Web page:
Princess Diana's Funeral: A Personal Journey

By Rizzuto, Eileen F. | Contemporary Review, December 1997 | Go to article overview

Princess Diana's Funeral: A Personal Journey


Rizzuto, Eileen F., Contemporary Review


Editor's Note: The most emotional event of 1997 was the death and funeral of Diana, Princess of Wales. It is appropriate therefore to end our coverage of the year with the reflections of one of our readers who flew to London to attend the funeral.

I was flicking through the channels late that Saturday night, at the end of August. Kristin (my daughter) and I were sitting on the couch together. Then, there on CNN I saw written on the screen something about Princess Diana being seriously injured in a car crash in Paris, I stopped, watched and listened in horror. As the reporting became repetitious, I'd switch off to some nature programme. However I was constantly drawn back to see the progress. 'Would Princess Diana be OK?' I thought. I felt not. I felt within my soul that she would die. But I'd hope and I'd pray. I prayed for her in the quiet of my mind as I followed the news reports. Prayers weren't to keep her alive. The report changed. She was confirmed dead. I felt numb. First I thought of her boys. I cried. This was as sad and painful, as if she were my sister. Over the next days, I watched TV and read the news when I could. I began to think myself obsessed. I finally had some time alone the next morning. As I was driving my little boat along the beautiful waters of Lake George in upstate New York, I cried and cried. How very sad I felt. What sense did this make? Such a beautiful human being stolen away from us.

By Tuesday, I was still obsessed. But why? Was I not happy in my own life? I have so much I'm thankful for. Was I unappreciative of my family? That afternoon, I wanted to call the airline for price and availability to go to London for the funeral. After all, I was alone in the house; no one would ever have to know I was even making this call. Maybe this burning desire, this compelling feeling would go away. So I called British Airways. The polite English accented gentleman on the phone quoted me the full coach fare (there'd be no bargains on this flight!) and kindly asked 'are you going to the funeral?' I was taken aback. After all, the reservationists are usually all business, no chit chat. 'Uh, yes, if I go, it'll be for the funeral' I replied. 'I'll look you up', he said 'I'm going to the funeral and I'll be on the same flight.' As I hung up, I felt strangely comforted. This man, a stranger to me, felt not so strange. Maybe I wasn't weird for wanting to go. Maybe there was some force beyond my comprehension or understanding at work here. I left the house, rode out onto the lake, speaking aloud to the clouds, to the colours of the sunset, to the mountains, trying to make some kind of sense out of it all, trying to put it in perspective. Hoping I'd come to my senses and decide I did not need to go. NOT! The next evening I shared my feelings with my husband, Phil. He smiled and encouraged me to do what I felt strongest to do. Clearly there'd be no blocks from him. It truly was my decision. Even my children Kristin and Montana responded in positive ways. I had no guilt to deal with. The road was clear if I wanted to go.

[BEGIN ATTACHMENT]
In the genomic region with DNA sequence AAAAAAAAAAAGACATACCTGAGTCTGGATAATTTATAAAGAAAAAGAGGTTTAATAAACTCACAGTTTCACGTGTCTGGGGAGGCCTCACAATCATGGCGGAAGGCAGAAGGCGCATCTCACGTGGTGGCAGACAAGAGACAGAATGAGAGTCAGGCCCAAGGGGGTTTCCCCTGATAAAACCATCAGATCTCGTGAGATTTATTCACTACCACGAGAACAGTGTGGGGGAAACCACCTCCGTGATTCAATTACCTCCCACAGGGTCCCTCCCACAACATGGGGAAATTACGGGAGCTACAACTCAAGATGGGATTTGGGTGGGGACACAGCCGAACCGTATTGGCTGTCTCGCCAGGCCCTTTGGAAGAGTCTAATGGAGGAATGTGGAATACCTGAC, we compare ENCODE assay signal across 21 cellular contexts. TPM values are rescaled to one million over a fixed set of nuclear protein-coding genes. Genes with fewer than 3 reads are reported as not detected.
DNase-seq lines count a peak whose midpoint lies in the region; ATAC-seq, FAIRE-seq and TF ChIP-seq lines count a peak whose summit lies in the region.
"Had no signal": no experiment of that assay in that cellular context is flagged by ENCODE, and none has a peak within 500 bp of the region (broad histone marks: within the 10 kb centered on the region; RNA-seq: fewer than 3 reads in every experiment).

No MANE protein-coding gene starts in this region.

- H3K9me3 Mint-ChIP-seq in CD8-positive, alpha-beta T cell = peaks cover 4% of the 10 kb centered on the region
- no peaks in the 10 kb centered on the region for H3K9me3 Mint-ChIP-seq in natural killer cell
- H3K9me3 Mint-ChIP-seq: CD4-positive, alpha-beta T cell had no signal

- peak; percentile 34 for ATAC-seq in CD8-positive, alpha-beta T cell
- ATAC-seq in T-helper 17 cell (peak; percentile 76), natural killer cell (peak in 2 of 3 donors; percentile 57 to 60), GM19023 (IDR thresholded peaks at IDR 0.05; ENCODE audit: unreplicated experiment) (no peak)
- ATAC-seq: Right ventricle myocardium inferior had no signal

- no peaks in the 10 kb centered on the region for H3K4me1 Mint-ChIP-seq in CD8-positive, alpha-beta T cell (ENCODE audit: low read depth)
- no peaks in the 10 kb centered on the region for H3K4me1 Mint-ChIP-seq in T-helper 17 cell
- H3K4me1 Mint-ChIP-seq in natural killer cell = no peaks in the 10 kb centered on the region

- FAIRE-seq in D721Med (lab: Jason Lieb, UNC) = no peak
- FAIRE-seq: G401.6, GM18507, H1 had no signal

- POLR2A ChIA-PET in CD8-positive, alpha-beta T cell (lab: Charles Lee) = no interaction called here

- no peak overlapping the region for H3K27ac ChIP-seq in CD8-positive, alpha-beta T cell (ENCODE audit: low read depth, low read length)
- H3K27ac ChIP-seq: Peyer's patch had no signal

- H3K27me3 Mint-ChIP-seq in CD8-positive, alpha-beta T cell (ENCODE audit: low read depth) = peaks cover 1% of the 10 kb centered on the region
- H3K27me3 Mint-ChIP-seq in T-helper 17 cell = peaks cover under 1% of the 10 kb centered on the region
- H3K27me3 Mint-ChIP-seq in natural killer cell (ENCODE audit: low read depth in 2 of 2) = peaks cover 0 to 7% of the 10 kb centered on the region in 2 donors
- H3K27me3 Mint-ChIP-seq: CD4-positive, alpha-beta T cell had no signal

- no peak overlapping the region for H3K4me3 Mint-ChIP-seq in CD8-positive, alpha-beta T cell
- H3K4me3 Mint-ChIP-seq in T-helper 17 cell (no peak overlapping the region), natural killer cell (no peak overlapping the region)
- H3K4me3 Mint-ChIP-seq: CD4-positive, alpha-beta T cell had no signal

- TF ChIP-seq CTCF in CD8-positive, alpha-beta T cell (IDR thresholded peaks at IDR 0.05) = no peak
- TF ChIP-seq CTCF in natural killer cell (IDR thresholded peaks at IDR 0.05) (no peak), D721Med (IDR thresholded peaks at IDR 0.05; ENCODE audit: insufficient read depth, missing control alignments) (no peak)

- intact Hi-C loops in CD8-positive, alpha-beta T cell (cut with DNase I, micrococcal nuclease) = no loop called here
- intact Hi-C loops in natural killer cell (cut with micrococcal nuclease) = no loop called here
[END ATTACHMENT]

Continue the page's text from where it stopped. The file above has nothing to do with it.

I drove to JFK Airport. I'd guessed it'd take three and a half hours. What was I thinking? Usually clear and level headed, I was going on instinct, not thinking all that clearly. During the early part of my ride, I was fortunate enough to hear the Queen's world-wide two-and-a-half-minute speech as I headed down the thruway. Her words of Diana brought tears to my eyes. A while later, my sadness turned to rage as I sat at the toll plaza for the Whitestone Bridge, hemmed in by wall to wall cars, trucks and buses. I could feel the stress, the tension rising from my toes, consuming me. I slammed my fist on the steering wheel, I shouted for help. There was little change. Then l prayed aloud 'Oh please God, help me out of this mess, help me to make that flight. I truly want to go!' It was at that moment I realized how much I wanted to be at the funeral. So here I was, a caged person trapped in this mass of steel with wheels surrounding me, cutting in and making the wait even longer.

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